According to François Ramade (2002), the biosphere can be defined “in the simplest manner as the region on the planet where life is possible, and where all living beings are found”. This concept, alongside that of the ecosystem, has given ecology its dimension as a global science of the environment. Curiously, geographers have not made much use of this notion, with the exception of bio-geographers (Braque 1988, Rougerie 1988). In recent years this focus has not been widely returned to. Thus, in the Dictionnaire de l’Environnement written by geographers and coordinated by Yvette Veyret in 2007, there are several entries for biodiversity, but the biosphere is absent. The terms was nevertheless coined by proponents who have become prominent in the social debate on environmental issues, and geographers fully intend to be part of this debate.
The biosphere, a central concept in global approaches in ecology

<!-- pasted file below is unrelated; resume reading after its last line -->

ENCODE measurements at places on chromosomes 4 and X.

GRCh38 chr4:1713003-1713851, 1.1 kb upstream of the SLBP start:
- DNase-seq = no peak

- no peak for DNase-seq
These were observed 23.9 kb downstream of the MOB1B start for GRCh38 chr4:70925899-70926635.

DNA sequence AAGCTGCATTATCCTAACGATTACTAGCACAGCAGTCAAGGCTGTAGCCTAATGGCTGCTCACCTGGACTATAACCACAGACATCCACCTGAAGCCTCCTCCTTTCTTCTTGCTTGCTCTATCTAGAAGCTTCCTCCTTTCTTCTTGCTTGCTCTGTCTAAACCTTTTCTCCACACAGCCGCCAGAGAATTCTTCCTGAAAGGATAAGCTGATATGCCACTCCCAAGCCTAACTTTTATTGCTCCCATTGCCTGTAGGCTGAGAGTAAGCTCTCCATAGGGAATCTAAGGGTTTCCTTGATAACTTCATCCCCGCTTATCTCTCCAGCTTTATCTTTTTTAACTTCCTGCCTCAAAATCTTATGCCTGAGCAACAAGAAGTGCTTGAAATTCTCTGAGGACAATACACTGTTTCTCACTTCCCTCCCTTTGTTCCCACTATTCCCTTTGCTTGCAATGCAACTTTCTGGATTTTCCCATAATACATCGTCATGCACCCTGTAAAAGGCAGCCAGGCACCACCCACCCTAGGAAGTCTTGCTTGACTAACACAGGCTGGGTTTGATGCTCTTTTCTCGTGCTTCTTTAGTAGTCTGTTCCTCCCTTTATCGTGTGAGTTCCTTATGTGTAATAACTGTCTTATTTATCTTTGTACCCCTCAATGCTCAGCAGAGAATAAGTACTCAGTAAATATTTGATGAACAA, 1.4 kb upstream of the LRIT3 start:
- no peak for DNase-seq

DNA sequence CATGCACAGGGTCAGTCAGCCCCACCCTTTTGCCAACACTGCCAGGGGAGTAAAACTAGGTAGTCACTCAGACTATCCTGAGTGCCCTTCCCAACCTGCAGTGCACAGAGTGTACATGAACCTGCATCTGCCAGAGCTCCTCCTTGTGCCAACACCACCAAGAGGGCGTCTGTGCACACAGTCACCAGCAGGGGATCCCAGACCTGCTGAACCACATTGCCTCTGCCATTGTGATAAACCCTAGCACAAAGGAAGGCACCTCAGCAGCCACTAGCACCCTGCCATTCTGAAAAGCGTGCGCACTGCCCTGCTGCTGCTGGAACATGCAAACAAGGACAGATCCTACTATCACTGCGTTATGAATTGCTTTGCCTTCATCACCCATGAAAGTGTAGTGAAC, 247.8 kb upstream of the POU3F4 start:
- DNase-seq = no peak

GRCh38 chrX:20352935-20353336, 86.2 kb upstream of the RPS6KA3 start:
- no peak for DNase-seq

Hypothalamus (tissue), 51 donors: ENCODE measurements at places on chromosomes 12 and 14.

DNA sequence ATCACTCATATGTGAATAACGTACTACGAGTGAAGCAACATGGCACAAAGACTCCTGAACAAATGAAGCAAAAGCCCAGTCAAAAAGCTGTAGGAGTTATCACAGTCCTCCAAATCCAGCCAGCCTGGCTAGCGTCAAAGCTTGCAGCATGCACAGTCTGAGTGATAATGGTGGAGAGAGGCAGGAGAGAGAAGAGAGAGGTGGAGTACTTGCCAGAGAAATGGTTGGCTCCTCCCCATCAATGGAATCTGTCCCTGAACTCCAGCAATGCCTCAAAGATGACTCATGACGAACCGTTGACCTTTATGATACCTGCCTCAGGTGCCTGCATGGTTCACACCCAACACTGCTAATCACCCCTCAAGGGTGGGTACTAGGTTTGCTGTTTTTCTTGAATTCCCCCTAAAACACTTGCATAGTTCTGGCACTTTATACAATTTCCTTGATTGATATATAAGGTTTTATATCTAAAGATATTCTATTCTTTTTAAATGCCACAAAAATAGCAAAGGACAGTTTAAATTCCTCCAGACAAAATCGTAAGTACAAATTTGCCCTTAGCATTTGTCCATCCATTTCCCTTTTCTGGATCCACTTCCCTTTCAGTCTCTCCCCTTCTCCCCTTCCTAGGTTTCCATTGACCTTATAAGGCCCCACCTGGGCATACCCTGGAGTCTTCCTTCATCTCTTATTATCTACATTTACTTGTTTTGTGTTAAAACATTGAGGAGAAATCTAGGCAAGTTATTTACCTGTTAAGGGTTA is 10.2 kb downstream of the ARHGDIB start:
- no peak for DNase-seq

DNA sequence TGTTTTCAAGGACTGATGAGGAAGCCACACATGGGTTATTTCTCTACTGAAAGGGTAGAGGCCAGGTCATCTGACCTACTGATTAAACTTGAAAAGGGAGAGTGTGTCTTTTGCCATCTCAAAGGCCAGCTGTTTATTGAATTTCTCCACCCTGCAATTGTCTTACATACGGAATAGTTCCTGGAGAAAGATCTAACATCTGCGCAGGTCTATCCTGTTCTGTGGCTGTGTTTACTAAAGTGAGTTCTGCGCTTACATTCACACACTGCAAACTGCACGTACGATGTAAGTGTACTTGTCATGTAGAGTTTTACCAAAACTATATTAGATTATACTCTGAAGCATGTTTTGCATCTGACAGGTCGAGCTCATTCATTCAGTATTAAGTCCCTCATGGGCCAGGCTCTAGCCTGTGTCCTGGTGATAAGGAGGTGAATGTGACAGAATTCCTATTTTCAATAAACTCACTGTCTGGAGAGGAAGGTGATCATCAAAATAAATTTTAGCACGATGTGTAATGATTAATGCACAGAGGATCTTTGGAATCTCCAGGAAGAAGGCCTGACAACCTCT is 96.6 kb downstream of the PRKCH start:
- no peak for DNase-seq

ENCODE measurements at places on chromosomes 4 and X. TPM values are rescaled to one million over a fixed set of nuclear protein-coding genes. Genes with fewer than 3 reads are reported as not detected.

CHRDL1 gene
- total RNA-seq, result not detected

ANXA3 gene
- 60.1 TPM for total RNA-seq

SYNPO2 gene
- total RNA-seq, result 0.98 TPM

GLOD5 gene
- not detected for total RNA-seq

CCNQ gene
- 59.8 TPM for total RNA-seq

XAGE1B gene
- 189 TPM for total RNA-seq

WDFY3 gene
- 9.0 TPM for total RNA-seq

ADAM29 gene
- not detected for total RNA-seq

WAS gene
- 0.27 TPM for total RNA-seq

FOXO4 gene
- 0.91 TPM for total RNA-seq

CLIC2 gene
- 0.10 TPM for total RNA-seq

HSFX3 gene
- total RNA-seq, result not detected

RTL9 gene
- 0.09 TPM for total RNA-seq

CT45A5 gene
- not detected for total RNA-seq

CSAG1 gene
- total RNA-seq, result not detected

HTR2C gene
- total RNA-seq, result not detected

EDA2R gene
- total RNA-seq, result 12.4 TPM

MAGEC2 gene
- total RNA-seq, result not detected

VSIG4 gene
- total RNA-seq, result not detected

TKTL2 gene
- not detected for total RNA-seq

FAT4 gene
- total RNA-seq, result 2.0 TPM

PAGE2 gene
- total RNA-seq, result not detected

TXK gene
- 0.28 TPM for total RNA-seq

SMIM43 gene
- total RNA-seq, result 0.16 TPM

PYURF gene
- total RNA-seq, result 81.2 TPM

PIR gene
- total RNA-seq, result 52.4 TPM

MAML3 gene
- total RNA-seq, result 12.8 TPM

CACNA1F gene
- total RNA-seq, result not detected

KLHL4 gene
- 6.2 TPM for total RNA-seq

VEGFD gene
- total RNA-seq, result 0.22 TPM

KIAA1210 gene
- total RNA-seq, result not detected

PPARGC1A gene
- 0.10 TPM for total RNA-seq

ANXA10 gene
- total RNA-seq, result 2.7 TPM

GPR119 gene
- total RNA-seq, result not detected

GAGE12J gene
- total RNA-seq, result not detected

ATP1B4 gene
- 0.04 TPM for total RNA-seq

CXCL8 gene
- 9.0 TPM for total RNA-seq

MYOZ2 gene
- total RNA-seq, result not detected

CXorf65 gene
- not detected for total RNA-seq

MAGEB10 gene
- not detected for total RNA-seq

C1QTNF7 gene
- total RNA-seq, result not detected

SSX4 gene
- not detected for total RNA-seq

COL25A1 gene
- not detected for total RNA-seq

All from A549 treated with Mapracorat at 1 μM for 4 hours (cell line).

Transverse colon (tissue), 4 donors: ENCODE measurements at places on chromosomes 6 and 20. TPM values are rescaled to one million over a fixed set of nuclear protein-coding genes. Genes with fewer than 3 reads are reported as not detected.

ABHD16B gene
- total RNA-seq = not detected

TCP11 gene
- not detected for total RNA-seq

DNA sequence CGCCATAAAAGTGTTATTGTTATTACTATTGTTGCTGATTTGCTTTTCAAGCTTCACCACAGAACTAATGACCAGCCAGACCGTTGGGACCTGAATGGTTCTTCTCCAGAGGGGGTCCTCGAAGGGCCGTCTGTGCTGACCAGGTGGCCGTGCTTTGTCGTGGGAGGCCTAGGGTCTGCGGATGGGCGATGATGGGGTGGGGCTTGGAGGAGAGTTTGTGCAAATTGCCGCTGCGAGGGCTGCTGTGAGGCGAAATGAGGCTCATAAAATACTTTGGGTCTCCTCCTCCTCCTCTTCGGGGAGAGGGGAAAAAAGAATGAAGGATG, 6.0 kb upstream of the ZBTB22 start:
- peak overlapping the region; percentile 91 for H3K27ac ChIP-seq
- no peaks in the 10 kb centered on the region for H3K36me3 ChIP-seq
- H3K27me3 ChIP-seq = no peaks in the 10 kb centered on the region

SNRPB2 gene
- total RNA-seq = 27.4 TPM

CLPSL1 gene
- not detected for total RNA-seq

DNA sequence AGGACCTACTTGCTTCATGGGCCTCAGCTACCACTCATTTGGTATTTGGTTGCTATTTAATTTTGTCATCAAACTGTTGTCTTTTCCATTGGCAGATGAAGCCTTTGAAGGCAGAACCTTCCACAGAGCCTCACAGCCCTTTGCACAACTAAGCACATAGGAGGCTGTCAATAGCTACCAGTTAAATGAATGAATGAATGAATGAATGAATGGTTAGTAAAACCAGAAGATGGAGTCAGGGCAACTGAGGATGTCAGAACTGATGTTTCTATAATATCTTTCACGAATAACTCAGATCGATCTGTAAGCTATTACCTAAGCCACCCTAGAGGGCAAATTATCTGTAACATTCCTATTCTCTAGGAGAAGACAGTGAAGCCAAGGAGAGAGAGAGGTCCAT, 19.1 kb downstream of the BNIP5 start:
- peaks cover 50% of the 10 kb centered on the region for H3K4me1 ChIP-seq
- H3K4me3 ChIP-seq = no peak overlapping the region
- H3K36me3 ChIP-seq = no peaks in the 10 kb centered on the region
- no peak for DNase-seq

For the Austrian geologist Eduard Suess who forged the term (1875) biosphere referred to the complementary concepts of the lithosphere, the atmosphere and the hydrosphere, but is was static. The term was only really conceptualised with the publication in 1926 of The biosphere by the geo-chemist Vladimir Ilitch Vernadsky (see Drouin 1993). In this work, in an evolutionist perspective, he talks of the “biologisation” of the planet earth, whereby the development of life rendered the planet increasingly “habitable”. Integrating the interactions between living organisms and the physical and chemical components of the environments in which they live, Vernadsky emphasises the fact that the biosphere forms a dynamic system in which living organisms, considered as “transformers that convert cosmic radiation into active terrestrial energy” (quoted by Matagne, 2002) have a pivotal role. Thus he was a pioneer, pointing to the essential function provided by plant cover in climate and its evolution, and underlining the importance of forest formations.